For example, present day Democrats used to be called Republicans. There have been all sorts of parties, often third parties that have espoused certain positions, fractured the current status, become extinct, absorbed or co-opted into an existing party, and often served mainly to disrupt expectations or deny the election of people who might have been superior officials.
    Two parties do seem about right for our type of government, but entrenched control can stifle creativity or reform. Many people prefer a certain predictability and are frightened of change.
    Several other countries have multiple party systems, and it is questionable at best whether that kind of divided and proportional governance is superior to ours, at least in terms of accountability.
    The effort involved in establishing a clear third party would be difficult, even with the involvement of big private money, like Ross Perot; big consumer support, like Ralph Nader; or popular anger, like the Tea Party.
    Should another 'Party' be established it would more likely succeed under the aegis of such things as honesty, sunlight and fairness. Individuals can already decide to offer their candidacy, support or votes on that basis, without the necessity of any organized entity, if they just will do it.
    Maybe a 21st Century, Facebook type of mechanism could serve to ignite and knit together such like-minded people. In the end, it will be up to us, the party of the first part.


    Posted Mon, Nov 14, 11:20 a.m. Inappropriate

    Maybe we already have a top 2 primary system, but the party apparatus that shuns democracy and ensures party control of elected positions needs to be phased out.
    As tragic as it is that state Senator White died, and as much as I think David Frockt would make a fine state senator, the process is wholly inconsistant with the top two primary system and undemocratic. Mr. White won the position by a free and fair election, the "party" does not own the seat. Mr. White could have just as easily changed political parties the day after he was elected with nothing opposing that change except bitter feelings.

    The parties lost exclusive right to the election, they should lose the exclusive right to the seat should it be vacated for any reason.
    The King County Council should be compelled to hold nominations within 10 days, and elect somebody within 15. If parties want to provide recommendations, great. It shouldn't be too much more difficult than their filling one of their own seats with Jan Drago, just as partisan, but competitive in some way.
    The PCO theater of the absurd needs to end.

    Mr Baker

    Posted Mon, Nov 14, 11:28 a.m. Inappropriate

    An interesting point, Mr. B., but giving the five King County Council Democrats the vote doesn't change the fact that Rep. Frockt is an incumbent 46th House member AND the choice of the District Democrats. The County Council D's would simply elect him.


    Posted Mon, Nov 14, 4:03 p.m. Inappropriate

    I don’t know which is more depressing, David’s diagnosis of the problem, David’s suggestion of a Reform party or David’s specific example proposals, or some of the comments! OK I’ve had 75 years to develop such cynicism. The diagnosis is not wrong, it is just superficial. The underlying problems are structural, not the personalities of the moment—the very structures of governance from the local to the national, and the essential structures of an unbridled economy, bringing us recession and an excessive and immoral inequality.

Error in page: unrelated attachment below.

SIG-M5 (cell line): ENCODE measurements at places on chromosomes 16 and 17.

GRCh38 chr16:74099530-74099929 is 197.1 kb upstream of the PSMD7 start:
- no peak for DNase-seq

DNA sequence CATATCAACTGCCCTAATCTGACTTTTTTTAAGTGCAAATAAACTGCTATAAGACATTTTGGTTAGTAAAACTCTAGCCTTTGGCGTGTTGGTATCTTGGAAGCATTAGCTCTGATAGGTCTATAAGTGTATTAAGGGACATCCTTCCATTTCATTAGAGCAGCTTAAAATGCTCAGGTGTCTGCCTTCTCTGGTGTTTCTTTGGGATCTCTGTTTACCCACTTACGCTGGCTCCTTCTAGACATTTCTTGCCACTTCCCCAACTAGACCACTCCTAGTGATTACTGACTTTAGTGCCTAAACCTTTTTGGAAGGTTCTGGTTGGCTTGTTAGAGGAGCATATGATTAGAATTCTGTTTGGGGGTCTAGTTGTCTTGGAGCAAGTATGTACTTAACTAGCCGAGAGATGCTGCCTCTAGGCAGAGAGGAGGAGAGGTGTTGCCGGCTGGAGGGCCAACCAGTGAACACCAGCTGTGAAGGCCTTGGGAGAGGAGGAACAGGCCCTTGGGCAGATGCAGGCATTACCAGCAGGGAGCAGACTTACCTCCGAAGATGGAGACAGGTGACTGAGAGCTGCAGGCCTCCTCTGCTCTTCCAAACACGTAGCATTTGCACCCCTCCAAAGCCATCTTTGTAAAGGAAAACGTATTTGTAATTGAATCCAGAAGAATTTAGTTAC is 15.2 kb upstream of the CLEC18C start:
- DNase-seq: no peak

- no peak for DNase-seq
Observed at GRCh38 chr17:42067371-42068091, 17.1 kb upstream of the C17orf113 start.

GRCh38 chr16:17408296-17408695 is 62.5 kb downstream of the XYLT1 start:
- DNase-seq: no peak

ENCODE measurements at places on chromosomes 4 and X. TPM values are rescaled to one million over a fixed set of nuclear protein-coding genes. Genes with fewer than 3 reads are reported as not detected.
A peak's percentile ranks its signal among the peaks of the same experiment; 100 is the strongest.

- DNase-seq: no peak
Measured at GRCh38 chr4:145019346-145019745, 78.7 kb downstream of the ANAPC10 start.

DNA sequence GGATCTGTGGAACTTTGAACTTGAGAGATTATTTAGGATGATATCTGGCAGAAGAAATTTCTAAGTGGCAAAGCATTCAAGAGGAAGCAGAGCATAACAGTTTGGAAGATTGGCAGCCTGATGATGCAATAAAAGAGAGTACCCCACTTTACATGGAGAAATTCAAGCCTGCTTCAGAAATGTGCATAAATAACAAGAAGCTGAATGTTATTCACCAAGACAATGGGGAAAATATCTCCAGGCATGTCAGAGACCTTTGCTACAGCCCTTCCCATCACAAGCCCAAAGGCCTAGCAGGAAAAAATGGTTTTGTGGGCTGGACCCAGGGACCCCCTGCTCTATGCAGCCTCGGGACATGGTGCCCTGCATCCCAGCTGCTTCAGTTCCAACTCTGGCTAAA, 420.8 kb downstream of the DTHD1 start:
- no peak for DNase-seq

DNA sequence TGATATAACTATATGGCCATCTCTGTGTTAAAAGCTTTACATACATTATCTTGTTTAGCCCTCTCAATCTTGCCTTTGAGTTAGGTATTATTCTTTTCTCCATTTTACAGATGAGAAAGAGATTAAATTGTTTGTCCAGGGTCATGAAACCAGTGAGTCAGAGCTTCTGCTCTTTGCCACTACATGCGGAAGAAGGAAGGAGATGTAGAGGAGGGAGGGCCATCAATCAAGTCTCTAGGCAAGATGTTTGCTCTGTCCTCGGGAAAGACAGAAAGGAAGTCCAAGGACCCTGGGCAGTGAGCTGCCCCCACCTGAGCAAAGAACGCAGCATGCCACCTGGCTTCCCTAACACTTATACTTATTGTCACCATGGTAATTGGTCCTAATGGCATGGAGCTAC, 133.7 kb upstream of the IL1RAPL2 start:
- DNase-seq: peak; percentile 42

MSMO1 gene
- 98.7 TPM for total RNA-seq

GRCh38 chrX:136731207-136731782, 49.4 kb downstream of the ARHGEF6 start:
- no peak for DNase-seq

A Reform party? Sigh. Today’s reformers are tomorrow’s plutocrats, especially if it cements even further the model of private-public “partnership”. As to specifics, I’ll only weep about the idea of shifting funding for community colleges down to the local level. As a UW prof, of course I’d like to see better state support, but this would not of course happen, rather we would destroy one of the few “structures” which really work to address inequality and help ordinary people instead of just the elite.
    From the comments I feel compelled to say for the umpteenth time that the Seattle area does NOT subsidize the rest of the state, except in respect to state expenditures, a small way to make up for the enormous net balance in the private economy in our favor. I will praise two real reforms – a state income tax and election of the Seattle council by district, Neither of which has a chance significantly above 0. The only ray of hope comes from Rep. Deb Eddy in the examples of specific work by good people.


    Posted Tue, Nov 15, 12:08 p.m. Inappropriate

    jwatts: "The missing party may refer to 'the party of the first part', in other words, us, the voters.

    A thought shared by Naomi Klein who takes up where Zinn left off:

    While at the Nation, take a peak at Stamper's take on dividing issues into black and white:


    Posted Fri, Nov 18, 9:38 p.m. Inappropriate

    "Reform" - the word Republicans and quasi-republicans (also called "centrists" nowadays)use when they think the solution to everything is reducing social programs. The rest of the industrial world takes care of its citizenry; but we are "reformers" and must be better than that. The "reform" I'd like to see is a return to the non-monarchy that existed during Eisenhower's time when the very really paid their taxes and even Republicans remembered the depression and liked FDR for the social security they enjoyed along with the dems.

    Too simple? I guess. Make it harder, Mr. Reformer.